Katie Boulter channels frustration at separation from grandparents by training as Age UK volunteer

Simon Briggs
Katie Boulter walks off court after losing her Women's Singles first round match against Elina Svitolina of Ukraine on day two of the 2020 Australian Open - Mark Kolbe/Getty Images

Those of us who have spent the lockdown eating biscuits and watching Netflix can only admire British Fed Cup star Katie Boulter. Denied her summer’s goal of playing at Wimbledon, Boulter changed tack completely, and used her extra time to train as a volunteer with Age UK.

Her time on the charity’s training programme was due to finish on Wednesday. Once qualified, she expects to be handed the names of three isolated pensioners – probably tennis lovers – whom she will then contact for a regular chat.

Speaking to reporters this week, Boulter said that her motivation was twofold. Firstly, she wanted to engage with “bigger problems” beyond the 200 square metres of a tennis court. But then, on a more personal level, she was also chafing at her enforced separation from her 84-year-old grandfather, Brian Gartshore – an inventor and engineer who has been a huge emotional support throughout her career.

“It's been pretty hard for me [that] I can't go and see them,” said Boulter of Gartshore – who helped to invent the alarm-triggering retail tags used in clothing stores – and his wife Jill.

“I call Grandpa as much as I can but sometimes he doesn't pick up. I am not sure he has grasped the whole green is go, red is not thing. The days he goes on the green, we have great conversations.”

Boulter has spent the past three months in London with her flat-mates: fellow racket-wielder Laura Robson and Robson’s model boyfriend, James Yates. Her grandparents are 100 miles away in Leicestershire.

Great Britain captain Anne Keothavong, Great Britain's Katie Boulter, Katie Swan and Harriet Dart and Johanna Konta pose for a photo as they celebrate -  Action Images via Reuters/Peter Cziborra

“I've signed up to do an Age UK charity thing in which I get to have a relationship with elderly people,” she explained. “I have a close relationship with my grandpa so it makes me feel better if I can help them during this difficult time.”

Tennis runs in Boulter’s family. Her mother, Sue, was a junior British international who twice captained Leicestershire at the County Cup. On Saturday, mother and daughter spent 90 minutes hitting together at the All England Club, where Sue was recently accepted as a member.

Otherwise, Boulter has been training on the clay courts at the National Tennis Centre in Roehampton, where her hitting partners have included her coach, Jeremy Bates, and British No 3, Harriet Dart.

Having missed the majority of the 2019 season with a spinal stress fracture – which she picked up while helping Great Britain topple Kazakhstan in the Fed Cup 14 months ago – Boulter has had to swallow her frustration at the suspension of professional tennis.

Only a few days before the lights were switched off on March 8, she had beaten world No60 Anna Blinkova to claim her first top-100 scalp since she suffered her back injury.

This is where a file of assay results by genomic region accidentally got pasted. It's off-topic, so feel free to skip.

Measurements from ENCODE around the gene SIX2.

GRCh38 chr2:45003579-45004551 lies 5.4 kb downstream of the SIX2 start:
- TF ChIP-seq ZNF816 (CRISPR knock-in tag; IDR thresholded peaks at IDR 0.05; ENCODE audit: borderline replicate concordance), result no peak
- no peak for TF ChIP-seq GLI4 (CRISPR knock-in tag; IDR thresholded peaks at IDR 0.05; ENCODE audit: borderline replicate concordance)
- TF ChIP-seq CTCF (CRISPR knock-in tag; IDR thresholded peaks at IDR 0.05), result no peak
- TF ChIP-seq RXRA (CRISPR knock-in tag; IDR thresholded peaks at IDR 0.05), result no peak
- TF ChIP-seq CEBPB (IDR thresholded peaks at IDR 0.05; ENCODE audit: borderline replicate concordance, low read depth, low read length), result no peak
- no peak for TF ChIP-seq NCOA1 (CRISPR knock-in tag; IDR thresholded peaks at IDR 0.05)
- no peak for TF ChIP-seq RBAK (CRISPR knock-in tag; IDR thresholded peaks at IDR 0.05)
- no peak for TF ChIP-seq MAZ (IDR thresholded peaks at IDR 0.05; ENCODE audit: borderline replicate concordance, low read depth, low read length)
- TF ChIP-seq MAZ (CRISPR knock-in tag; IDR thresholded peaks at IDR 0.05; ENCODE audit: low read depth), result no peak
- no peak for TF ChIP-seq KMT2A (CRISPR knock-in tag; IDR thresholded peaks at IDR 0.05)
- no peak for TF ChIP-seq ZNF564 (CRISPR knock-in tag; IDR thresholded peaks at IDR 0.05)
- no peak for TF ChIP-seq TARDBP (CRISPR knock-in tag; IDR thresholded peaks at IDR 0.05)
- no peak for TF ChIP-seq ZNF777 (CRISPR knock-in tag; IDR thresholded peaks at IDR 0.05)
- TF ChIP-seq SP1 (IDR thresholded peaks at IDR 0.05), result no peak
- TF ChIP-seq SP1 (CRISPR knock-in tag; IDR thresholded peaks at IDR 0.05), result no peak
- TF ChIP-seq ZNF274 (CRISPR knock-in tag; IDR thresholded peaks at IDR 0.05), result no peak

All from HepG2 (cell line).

“I was fully fit and raring to go,” she explained this week. “It was unfortunate timing for me. But things are going to get thrown at you and just have to use them in the best possible way that you can.

“With my clay-court training, I felt like this was the time to test out my body and my back,” added Boulter, whose recent fitness problems have left her languishing at No374 in the world. “The thing about a clay court is that the ball keeps coming back. You have to stay out there longer and get fitter and stronger, which is definitely going to help me when I go back on a hard court.”

At 23, Boulter’s long history of ailments and injuries – which also includes a battle with chronic fatigue syndrome during her late teenage years – leaves her feeling like a relative newcomer to the WTA tour.

But the quality of the players she beat during her breakthrough 2018 season (Sam Stosur, Maria Sakkari and Alison Riske, among others) suggests that she could climb considerably higher than her peak of No82.

In the meantime, she wants to keep broadening her mind and her range of interests. Another priority is to use her profile to promote social causes, such as the Black Lives Matter movement.

In this week’s interview, Boulter mentioned her friendship with Frances Tiafoe – the American player who released a powerful video at the weekend featuring other black tennis icons such as Serena Williams and Coco Gauff.

“I’ve known him since juniors,” she said, “and he is one of the nicest guys out there. The thing that Frances did – I just thought that was incredible. And for all of those people to come together and for tennis to unite is very important.”

“It [the situation in America] reminds you that there are so many bigger problems in the world than tennis,” Boulter added. “To see people putting that as their No1 priority right now is pretty special. I just hope that we can keep doing this and make the world a better place to live in.”

Katie Boulter is a member of the LTA’s Pro Scholarship Programme – the highest level of support offered to developing elite players by the national governing body.